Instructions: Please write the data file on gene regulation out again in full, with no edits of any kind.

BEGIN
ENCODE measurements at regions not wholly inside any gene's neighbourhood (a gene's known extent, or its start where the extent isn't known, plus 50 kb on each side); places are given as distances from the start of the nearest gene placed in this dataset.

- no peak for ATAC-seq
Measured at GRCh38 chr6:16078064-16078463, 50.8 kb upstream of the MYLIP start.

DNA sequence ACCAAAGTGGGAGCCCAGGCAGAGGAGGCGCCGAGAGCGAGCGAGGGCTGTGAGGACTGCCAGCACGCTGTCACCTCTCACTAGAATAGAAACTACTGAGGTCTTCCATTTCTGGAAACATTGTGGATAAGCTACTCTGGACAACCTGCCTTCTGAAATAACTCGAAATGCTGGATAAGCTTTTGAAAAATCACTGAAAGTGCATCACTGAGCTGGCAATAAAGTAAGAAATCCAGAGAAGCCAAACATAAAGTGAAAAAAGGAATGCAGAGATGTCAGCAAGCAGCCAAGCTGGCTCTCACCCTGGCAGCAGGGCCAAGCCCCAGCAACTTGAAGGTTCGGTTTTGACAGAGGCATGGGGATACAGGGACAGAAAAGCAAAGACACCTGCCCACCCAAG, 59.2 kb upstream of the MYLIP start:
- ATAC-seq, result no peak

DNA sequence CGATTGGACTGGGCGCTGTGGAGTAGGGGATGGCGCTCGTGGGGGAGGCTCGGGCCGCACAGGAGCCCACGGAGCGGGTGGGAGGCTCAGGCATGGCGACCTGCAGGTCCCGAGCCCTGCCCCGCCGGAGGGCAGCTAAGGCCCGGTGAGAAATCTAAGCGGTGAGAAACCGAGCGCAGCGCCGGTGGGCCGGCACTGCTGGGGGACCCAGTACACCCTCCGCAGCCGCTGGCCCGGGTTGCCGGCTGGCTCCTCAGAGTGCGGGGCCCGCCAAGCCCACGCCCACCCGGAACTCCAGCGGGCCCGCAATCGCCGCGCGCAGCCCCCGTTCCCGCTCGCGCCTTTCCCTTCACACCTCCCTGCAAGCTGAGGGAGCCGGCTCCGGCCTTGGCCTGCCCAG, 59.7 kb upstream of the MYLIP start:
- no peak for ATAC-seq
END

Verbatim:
ENCODE measurements at regions not wholly inside any gene's neighbourhood (a gene's known extent, or its start where the extent isn't known, plus 50 kb on each side); places are given as distances from the start of the nearest gene placed in this dataset.

- no peak for ATAC-seq
Measured at GRCh38 chr6:16078064-16078463, 50.8 kb upstream of the MYLIP start.

DNA sequence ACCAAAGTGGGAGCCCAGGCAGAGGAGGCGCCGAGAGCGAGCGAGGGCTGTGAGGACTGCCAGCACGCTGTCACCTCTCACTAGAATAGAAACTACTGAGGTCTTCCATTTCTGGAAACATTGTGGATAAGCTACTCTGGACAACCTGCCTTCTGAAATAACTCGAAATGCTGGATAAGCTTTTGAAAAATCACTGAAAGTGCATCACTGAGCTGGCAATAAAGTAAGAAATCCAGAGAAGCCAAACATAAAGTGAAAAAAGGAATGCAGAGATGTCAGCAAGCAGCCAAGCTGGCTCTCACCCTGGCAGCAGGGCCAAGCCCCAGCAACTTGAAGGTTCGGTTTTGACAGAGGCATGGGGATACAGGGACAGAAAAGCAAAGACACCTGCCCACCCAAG, 59.2 kb upstream of the MYLIP start:
- ATAC-seq, result no peak

DNA sequence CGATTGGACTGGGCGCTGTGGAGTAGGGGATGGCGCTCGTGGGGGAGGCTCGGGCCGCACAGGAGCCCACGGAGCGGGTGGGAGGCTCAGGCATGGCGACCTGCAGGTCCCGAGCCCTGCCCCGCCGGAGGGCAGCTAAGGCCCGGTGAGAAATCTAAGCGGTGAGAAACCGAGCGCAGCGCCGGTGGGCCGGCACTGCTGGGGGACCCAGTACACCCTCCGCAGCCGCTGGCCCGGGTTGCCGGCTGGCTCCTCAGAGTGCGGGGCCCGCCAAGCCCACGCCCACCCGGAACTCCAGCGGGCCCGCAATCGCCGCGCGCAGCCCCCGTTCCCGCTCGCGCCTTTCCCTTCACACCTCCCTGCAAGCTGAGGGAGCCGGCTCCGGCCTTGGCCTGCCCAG, 59.7 kb upstream of the MYLIP start:
- no peak for ATAC-seq